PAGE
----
≡ Menu

Fun Alternatives To Reduce Your Housing Cost In A Big City

Get new articles via Email:
RB40 won't spam you

Whew, I just got back from spending the weekend at a retreat with a bunch of Mustachians. These great folks are rebelling against the established American consumerism lifestyle by spending less and generating alternative incomes so they can retire earlier. Some local folks put the event together and Mr. Money Mustache himself was able to come out and enjoy the weekend with us. J.D. Roth was also there and it was great to spend more time with him as well. The best thing about the weekend was being able to talk to many people in various stages of Financial Independence. Everyone was good at something and I learned a lot from the Mustachians.

Housing Cost

One of the main tenets of early financial independence is living below your means. This can be difficult if you live in an expensive city like New York or San Francisco. Unfortunately, Seattle and Portland are also getting quite expensive. Home prices are skyrocketing and rents are increasing every year.

One gal I met, Sam*, has quite a dilemma. She is trying to figure out a way to reduce her housing cost so she can achieve financial independence earlier. Currently, she lives in an apartment just a few blocks from her office. The location is great because she can walk to work, but the rent keeps increasing every year. She is paying $1,200/month for rent and that’s a huge portion of her monthly expenses. (I think she said her monthly expense is about $1,500, but I’m not sure.)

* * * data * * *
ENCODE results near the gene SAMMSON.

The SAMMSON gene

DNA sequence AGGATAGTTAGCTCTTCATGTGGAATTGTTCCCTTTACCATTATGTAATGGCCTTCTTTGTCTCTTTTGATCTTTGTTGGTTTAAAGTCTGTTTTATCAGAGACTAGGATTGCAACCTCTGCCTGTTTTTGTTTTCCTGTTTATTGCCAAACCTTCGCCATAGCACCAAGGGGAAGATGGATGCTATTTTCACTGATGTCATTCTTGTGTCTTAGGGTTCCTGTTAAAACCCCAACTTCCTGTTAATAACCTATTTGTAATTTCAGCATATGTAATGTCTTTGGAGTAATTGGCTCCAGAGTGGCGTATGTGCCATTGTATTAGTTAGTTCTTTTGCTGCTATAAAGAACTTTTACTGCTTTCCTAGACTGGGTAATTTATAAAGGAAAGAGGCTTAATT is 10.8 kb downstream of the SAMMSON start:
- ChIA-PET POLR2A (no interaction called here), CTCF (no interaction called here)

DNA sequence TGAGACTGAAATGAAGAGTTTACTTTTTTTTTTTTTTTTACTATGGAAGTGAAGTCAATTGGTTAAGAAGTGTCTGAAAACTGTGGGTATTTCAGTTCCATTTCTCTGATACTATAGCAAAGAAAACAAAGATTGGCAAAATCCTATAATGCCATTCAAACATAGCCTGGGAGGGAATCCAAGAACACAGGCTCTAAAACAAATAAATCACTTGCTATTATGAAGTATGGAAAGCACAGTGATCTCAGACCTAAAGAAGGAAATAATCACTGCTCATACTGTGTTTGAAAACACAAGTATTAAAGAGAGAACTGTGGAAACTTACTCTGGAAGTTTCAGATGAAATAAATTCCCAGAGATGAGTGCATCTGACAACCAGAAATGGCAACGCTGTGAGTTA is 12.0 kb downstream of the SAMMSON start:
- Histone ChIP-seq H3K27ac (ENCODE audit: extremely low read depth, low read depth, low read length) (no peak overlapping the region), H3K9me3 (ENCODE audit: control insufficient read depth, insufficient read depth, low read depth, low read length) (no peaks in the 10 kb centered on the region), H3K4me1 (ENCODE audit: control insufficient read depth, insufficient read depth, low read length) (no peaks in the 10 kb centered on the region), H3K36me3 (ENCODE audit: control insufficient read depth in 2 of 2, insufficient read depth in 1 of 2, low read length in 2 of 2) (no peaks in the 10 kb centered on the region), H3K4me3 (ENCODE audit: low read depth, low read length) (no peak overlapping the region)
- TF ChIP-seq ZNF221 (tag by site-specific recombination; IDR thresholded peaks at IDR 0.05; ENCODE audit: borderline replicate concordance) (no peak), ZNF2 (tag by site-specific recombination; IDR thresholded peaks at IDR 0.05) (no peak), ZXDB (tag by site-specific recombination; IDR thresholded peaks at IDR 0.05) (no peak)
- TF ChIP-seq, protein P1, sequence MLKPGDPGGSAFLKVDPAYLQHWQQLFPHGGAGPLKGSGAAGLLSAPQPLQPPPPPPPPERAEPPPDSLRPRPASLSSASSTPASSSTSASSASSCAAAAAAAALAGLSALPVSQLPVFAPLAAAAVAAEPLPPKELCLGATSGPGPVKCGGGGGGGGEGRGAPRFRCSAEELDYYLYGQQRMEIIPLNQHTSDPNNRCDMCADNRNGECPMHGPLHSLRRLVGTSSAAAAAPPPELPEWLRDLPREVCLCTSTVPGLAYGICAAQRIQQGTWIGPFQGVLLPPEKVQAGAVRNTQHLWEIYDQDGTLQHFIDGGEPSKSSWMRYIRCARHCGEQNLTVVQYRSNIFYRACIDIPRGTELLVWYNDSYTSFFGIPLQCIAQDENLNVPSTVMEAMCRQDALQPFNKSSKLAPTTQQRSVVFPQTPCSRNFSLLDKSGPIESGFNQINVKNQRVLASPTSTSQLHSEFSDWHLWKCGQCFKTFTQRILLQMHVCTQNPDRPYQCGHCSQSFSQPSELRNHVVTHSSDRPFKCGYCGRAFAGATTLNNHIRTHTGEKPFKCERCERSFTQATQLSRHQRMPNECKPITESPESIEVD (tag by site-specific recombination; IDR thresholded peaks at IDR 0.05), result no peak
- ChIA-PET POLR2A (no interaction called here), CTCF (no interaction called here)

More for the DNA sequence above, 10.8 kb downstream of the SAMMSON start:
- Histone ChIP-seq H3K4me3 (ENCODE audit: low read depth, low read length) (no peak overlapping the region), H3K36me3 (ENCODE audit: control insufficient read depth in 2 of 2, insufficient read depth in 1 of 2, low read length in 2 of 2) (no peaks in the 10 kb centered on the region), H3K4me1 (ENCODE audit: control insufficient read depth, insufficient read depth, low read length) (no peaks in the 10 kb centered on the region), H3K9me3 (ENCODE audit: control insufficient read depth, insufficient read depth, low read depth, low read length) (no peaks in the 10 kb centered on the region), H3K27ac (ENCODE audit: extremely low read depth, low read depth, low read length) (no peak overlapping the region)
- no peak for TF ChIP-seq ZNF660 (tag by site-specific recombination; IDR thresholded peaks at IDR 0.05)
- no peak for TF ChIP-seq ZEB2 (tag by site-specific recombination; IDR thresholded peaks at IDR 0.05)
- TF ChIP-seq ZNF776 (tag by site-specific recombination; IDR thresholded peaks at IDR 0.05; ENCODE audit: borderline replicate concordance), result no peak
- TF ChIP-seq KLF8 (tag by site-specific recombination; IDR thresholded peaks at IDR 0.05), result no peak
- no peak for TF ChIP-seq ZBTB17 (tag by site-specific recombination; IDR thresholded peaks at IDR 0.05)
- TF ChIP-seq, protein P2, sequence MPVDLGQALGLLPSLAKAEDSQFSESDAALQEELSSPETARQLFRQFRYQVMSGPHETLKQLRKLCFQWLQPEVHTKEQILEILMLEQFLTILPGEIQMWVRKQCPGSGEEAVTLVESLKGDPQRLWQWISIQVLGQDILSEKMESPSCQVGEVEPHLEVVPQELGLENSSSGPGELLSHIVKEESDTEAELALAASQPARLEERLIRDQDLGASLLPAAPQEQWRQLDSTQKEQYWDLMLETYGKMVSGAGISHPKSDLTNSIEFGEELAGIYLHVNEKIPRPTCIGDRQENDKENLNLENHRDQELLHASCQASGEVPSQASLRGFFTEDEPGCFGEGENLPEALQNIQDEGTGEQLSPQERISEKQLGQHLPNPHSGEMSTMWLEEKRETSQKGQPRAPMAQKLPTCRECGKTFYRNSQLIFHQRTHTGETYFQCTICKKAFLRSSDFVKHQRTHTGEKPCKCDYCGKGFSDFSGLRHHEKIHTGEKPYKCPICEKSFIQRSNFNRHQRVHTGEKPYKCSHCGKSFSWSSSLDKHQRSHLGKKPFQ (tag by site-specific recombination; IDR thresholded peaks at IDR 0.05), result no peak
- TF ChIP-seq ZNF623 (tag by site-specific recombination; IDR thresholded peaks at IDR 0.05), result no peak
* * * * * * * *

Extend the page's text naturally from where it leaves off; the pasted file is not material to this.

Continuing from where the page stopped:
*The names have been changed to protect the innocent.

The constraints

Sam has some specific constraints and here they are.

  • Absolutely no roommates – she needs her personal space and she doesn’t want a roommate.
  • Minimal commute – she doesn’t have a car and doesn’t want a long commute. Biking or walking would be ideal.
  • Moving to a smaller condo isn’t going to save much money. Even a small studio can cost nearly $1,000 so it’s not really worth it to move.

Get an RV

So here is Sam’s first idea – get an RV and live on the street. She’d have to get a zone parking permit and move the RV every 72 hours. However, she can park near work so the commute wouldn’t be a problem. She’ll hop into the gym for a workout and a shower whenever she needs. It doesn’t sound bad on the surface, but it’s not a very good plan either.

  • Safety – I’m not sure how safe the neighborhood is, but living on the street would be a bit scary for me. I wouldn’t feel secure sleeping in a vehicle in downtown Portland, even if it were an RV. We have high property crime rate here and I wouldn’t want to be sleeping in a vehicle if someone breaks into it.